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Zapata Lives!

Histories and Cultural Politics in Southern Mexico

Lynn Stephen (Author)

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This richly detailed study chronicles recent political events in southern Mexico, up to and including the July 2000 election of Vicente Fox. Lynn Stephen focuses on the meaning that Emiliano Zapata, the great symbol of land reform and human rights, has had and now has for rural Mexicans. Stephen documents the rise of the Zapatista rebellion in Chiapas and shows how this rebellion was understood in other parts of Mexico, particularly in Oaxaca, giving a vivid sense of rural life in southern Mexico. Illuminating the cultural dimensions of these political events, she shows how indigenous Mexicans and others fashioned their own responses to neoliberal economic policy, which ended land reform, encouraged privatization, and has resulted in increasing socioeconomic stratification in Mexico.

Mixing original ethnographic material drawn from years of fieldwork in Mexico with historical material from a variety of sources, Stephen shows how activists have appropriated symbols of the revolution to build the contemporary political movement. Her wide-ranging narrative touches on the history of land tenure, racism, gender issues in the Zapatista movement, local political culture, the Zapatista uprising of the 1990s and its aftermath, and more. A significant addition to our knowledge of social change in contemporary Mexico, Zapata Lives! also offers readers a model for engaged, activist anthropology.
List of Maps, Illustrations, and Tables
Acronyms and Abbreviations
Part I. The Political and Historical Contexts of Zapatismo
1. Introduction: The "Fields" of Anthropology, Human Rights, and Contemporary Zapatismo
2. Government Construction and Reappropriation of Emiliano Zapata
3. Ethnic and Racial Categories in Mexican History
Part II. Zapatismo in Eastern Chiapas
4. The Historical Roots of Indigenous Struggle in Chiapas
5. The New Zapatismo in the Lacandon Jungle
6. Zapata Vive! Lacandon Zapatismo and Its Translation to Larger Mexico
7. Conversations with Zapatistas: The Revolutionary Law of Women and Military Occupation
Part III. New and Old Zapatismo in Oaxaca
8. The Historical Roots of Land Conflict and Organizing in Oaxaca
9. The Story of Santa María del Tule: Zapata, Cárdenas, and "Good Guy" Officials
10. The Formation of the Ejido of Unión Zapata
11. Contradictions of Zapatismo in Rural Oaxaca
Conclusion: Reclaiming the Mexican Nation for the Poor and the Indigenous South
Lynn Stephen is Professor of Anthropology at the University of Oregon. She is author of Women and Social Movements in Latin America: Power from Below (1997) and Zapotec Women (1991), among other books.
Zapata Lives! is the first scholarly study to examine contemporary Mexican Zapatismo comparatively, with an eye to regionally varying histories of peasant and indigenous relations to the national state. Analyzing the mosaic of experiences of agrarian reform, in the heartland of the Zapatista rebellion in eastern Chiapas and in central Oaxaca, Stephen clarifies how Zapata arose, and lives on, as a powerful symbol for the equity and social justice that men and women of Mexico's rural south demand of their government.—George Collier, author of Basta! Land and the Zapatista Rebellion in Chiapas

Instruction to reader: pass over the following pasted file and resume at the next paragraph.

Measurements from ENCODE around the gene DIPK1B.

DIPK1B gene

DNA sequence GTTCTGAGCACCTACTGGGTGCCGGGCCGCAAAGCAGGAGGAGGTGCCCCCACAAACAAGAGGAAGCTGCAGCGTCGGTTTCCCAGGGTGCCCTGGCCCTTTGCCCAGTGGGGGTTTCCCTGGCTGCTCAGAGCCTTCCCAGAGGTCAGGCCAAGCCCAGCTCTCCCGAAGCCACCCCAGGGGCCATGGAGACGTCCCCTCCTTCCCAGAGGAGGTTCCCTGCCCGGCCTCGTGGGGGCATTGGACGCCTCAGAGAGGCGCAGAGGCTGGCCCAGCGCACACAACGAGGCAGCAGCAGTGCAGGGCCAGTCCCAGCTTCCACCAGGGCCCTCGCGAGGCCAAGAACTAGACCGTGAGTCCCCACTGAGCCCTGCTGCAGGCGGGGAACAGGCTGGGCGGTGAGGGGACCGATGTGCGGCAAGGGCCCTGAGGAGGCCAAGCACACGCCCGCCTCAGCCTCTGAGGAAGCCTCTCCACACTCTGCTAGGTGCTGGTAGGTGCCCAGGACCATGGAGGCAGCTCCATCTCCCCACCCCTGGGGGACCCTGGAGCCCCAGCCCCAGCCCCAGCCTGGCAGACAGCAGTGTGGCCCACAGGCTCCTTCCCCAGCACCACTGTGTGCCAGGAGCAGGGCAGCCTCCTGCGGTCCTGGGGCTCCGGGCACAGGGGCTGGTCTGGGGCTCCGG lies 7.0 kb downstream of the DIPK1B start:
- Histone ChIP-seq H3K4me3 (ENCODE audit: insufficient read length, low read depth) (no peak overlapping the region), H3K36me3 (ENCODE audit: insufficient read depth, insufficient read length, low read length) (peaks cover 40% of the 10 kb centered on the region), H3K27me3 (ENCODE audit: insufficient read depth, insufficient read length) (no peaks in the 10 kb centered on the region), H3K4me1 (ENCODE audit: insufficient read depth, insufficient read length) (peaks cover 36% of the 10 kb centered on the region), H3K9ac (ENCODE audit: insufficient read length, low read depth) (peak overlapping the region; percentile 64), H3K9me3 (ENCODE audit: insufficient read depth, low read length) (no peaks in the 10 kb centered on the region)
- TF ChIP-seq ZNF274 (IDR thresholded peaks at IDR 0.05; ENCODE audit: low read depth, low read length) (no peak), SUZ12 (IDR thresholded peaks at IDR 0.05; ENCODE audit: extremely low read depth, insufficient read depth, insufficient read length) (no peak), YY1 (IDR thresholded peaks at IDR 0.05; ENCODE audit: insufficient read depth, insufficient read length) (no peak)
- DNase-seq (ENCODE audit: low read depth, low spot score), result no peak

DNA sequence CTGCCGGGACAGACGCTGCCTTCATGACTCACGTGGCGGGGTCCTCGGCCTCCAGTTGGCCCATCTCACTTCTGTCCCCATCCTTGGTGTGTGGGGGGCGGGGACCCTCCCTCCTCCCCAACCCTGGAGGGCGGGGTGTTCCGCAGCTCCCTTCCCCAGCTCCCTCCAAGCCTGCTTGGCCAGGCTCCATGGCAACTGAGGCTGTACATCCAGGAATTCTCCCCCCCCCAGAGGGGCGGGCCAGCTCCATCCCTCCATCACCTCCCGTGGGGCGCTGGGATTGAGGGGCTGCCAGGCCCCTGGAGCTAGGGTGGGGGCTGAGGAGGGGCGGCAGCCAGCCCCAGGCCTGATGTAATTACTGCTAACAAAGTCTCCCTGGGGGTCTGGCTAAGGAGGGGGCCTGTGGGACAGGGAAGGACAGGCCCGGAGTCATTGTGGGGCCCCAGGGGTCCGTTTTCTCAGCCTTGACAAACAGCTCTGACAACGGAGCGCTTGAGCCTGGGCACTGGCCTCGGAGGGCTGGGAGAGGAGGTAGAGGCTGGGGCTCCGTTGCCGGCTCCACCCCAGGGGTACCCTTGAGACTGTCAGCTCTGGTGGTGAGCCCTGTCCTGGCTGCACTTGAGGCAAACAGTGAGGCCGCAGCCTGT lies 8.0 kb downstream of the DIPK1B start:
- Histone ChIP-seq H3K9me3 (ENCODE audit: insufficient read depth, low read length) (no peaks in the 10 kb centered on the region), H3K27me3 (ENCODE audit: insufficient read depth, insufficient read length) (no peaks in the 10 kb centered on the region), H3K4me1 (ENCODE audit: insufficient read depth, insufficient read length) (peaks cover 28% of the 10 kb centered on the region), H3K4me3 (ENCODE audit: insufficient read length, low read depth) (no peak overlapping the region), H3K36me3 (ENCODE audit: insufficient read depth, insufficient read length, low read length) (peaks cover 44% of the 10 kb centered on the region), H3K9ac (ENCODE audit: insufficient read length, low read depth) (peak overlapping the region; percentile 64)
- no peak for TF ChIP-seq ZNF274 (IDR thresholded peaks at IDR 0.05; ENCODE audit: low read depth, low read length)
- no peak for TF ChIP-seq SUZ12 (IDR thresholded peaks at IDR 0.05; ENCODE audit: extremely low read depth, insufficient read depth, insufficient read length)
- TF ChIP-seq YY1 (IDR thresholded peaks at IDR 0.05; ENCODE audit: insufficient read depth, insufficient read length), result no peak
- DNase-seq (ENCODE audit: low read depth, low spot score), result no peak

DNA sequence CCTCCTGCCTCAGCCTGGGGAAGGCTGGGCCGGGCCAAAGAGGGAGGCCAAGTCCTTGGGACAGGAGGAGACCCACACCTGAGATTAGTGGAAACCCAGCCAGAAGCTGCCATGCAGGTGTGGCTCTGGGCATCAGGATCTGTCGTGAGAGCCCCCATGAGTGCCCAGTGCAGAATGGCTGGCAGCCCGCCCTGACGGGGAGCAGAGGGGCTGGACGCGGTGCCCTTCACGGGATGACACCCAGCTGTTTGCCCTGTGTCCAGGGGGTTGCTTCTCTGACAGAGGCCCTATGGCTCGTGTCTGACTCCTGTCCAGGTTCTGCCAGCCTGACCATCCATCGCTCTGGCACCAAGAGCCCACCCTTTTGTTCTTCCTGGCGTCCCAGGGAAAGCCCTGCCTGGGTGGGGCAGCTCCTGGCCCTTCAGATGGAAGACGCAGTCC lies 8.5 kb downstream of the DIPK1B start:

Lynn Stephen's new book on Zapatismo is her best work to date and will win her great acclaim. It is a fascinating and highly accessible study of the interplay of state ideology, political economy, and local responses in Oaxaca and Chiapas, Mexico. Many scholars and students have been waiting for a richer contextualization of the Zapatista movement, and Stephen offers very effective tactics to frame such a study.—Kay Warren, author of Indigenous Movements and Their Critics

Zapata Lives! is a testimony to the struggles and tentative hopes of indigenous populations in Mexico. It is also a testimony to the remarkable synergy that emerges from conjoining the ethnographic encounter with political events in their contested historical contexts. Articulate and compassionate herself, Stephen introduces her informants as the most articulate exponents of their own views and urges us to share their passions and perplexities. In short, this is an academically rich work that also engages the sensitivities and imagination of the reader.—Michael Herzfeld, author of Cultural Intimacy

Ethnographic in method and encyclopedic in scope, this morally engaged book is indispensable to understanding historic transformations occurring in contemporary Mexico. Through comparative fieldwork in Chiapas and Oaxaca, Stephen reveals local impacts of and responses to the ongoing Zapatista rebellion, recent changes in Mexico's agrarian law, and the imposition of the North American Free Trade Agreement.—Michael Kearney, University of California, Riverside

The Chiapas rebellion inspired widespread sympathy in the Mexican countryside, yet few followed the same path. Zapata Lives! unravels this puzzle by comparing agrarian political identities in both insurgent and quiescent rural communities. Stephen deftly explains local identity formation through the lenses of ethnicity, gender and class, as framed by diverse historical legacies of state-community relations. In the process, she breaks important ground in engaged anthropology, redefining what it means to be in the field.—Jonathan Fox, University of California, Santa Cruz

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